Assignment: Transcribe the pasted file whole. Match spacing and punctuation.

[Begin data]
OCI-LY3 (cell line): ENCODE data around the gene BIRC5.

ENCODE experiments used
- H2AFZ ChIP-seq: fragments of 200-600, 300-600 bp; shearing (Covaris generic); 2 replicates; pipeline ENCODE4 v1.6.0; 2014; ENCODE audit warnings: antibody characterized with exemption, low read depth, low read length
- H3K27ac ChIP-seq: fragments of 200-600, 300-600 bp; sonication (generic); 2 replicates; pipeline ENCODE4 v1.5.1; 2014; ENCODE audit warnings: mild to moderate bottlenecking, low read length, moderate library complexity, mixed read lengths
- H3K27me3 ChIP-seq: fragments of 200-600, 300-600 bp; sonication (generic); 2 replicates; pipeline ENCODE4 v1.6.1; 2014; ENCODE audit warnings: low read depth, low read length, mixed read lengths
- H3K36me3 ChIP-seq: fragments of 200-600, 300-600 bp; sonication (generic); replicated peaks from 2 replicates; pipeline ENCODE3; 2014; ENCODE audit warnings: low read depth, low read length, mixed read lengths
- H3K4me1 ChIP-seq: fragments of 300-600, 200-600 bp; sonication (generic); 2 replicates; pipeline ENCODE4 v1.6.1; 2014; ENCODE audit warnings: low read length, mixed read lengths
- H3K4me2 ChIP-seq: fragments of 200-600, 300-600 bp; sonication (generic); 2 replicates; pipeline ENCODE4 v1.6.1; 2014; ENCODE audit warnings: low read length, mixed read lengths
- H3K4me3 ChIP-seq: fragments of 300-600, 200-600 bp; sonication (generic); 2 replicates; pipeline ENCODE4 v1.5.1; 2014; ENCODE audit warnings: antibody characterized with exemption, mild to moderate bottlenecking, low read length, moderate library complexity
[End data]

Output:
OCI-LY3 (cell line): ENCODE data around the gene BIRC5.

ENCODE experiments used
- H2AFZ ChIP-seq: fragments of 200-600, 300-600 bp; shearing (Covaris generic); 2 replicates; pipeline ENCODE4 v1.6.0; 2014; ENCODE audit warnings: antibody characterized with exemption, low read depth, low read length
- H3K27ac ChIP-seq: fragments of 200-600, 300-600 bp; sonication (generic); 2 replicates; pipeline ENCODE4 v1.5.1; 2014; ENCODE audit warnings: mild to moderate bottlenecking, low read length, moderate library complexity, mixed read lengths
- H3K27me3 ChIP-seq: fragments of 200-600, 300-600 bp; sonication (generic); 2 replicates; pipeline ENCODE4 v1.6.1; 2014; ENCODE audit warnings: low read depth, low read length, mixed read lengths
- H3K36me3 ChIP-seq: fragments of 200-600, 300-600 bp; sonication (generic); replicated peaks from 2 replicates; pipeline ENCODE3; 2014; ENCODE audit warnings: low read depth, low read length, mixed read lengths
- H3K4me1 ChIP-seq: fragments of 300-600, 200-600 bp; sonication (generic); 2 replicates; pipeline ENCODE4 v1.6.1; 2014; ENCODE audit warnings: low read length, mixed read lengths
- H3K4me2 ChIP-seq: fragments of 200-600, 300-600 bp; sonication (generic); 2 replicates; pipeline ENCODE4 v1.6.1; 2014; ENCODE audit warnings: low read length, mixed read lengths
- H3K4me3 ChIP-seq: fragments of 300-600, 200-600 bp; sonication (generic); 2 replicates; pipeline ENCODE4 v1.5.1; 2014; ENCODE audit warnings: antibody characterized with exemption, mild to moderate bottlenecking, low read length, moderate library complexity